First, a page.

39% Brits say right to lift AAB student Uni entry restrictions; 29% say wrong, as Clearing continues

Two fifths of the British public think the Government was right to remove restrictions this year on how many students with AAB grades can be accepted into University, our poll shows, while over a quarter think this is the wrong course of action.

Regardless of whether they believe it is wrong or right, more than a third feels this change will make no difference to university standards.

  • 39% think the Government is right to remove restrictions on the number of AAB students a university could take, while 29% think the Government is wrong to remove these restrictions
  • 36% say it will make no difference to the standards of university education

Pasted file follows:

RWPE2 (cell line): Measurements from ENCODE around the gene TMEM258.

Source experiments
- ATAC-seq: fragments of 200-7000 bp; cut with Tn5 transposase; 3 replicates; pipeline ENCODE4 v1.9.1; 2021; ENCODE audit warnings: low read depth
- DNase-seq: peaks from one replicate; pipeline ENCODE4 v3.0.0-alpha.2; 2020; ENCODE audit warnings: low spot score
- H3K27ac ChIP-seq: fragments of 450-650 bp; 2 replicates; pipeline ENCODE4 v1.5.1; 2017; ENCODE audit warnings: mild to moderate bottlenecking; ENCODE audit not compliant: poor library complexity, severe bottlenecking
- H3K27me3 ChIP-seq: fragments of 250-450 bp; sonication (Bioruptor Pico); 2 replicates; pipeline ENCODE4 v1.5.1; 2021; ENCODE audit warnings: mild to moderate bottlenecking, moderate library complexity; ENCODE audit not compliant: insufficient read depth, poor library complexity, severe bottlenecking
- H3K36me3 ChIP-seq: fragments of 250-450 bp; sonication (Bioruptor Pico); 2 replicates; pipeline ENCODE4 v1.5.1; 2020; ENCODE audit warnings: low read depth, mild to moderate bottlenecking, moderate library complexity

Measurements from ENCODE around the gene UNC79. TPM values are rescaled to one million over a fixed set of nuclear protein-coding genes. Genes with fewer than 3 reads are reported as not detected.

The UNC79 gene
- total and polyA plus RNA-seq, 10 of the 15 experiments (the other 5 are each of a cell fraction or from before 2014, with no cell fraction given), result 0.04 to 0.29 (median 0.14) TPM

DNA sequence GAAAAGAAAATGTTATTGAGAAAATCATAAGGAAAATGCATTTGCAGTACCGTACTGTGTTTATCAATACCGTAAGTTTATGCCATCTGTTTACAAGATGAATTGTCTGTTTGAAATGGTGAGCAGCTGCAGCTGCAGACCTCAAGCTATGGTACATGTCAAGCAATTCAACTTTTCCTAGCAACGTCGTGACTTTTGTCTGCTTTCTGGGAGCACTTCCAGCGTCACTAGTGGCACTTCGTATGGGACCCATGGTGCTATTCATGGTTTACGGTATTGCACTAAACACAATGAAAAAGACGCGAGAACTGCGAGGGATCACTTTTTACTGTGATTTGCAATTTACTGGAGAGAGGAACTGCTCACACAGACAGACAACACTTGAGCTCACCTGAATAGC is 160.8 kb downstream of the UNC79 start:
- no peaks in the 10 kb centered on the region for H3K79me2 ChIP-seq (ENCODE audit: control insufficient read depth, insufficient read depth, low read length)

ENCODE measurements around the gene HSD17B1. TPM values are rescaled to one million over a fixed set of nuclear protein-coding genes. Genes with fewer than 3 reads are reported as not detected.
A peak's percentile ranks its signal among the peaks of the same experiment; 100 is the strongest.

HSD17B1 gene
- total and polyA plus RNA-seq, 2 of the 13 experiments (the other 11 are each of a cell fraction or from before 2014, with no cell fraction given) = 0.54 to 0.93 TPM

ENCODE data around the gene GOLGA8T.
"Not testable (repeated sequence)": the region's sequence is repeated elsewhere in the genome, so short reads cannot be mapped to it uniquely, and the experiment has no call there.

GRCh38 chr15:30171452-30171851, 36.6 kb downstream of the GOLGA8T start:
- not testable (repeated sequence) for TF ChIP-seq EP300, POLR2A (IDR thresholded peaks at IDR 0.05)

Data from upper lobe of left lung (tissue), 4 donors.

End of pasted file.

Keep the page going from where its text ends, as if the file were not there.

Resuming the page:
• 26% think new proposals will increase standards in university and help drive competition
  • 15% think the proposals will decrease university standards by creating a two-tier system of university education

The Government has argued that the changes, which will allow Universities to prioritise entry for students with AAB grades, would help drive competition and standards in university education, as well as benefitting up to 85,000 high-achieving students during Clearing. Several Universities have said that they will provide scholarships for students with AAB grades, and are prioritising students with those results at Clearing. 

However, critics argue that these changes will create a two-tier system of university education and create difficulties for students who score below the threshold.

A day after A-level results were published, UCAS revealed that there were still almost 80,000 people waiting to hear whether they had been accepted into University.

See the survey details and full results here (page 9+)

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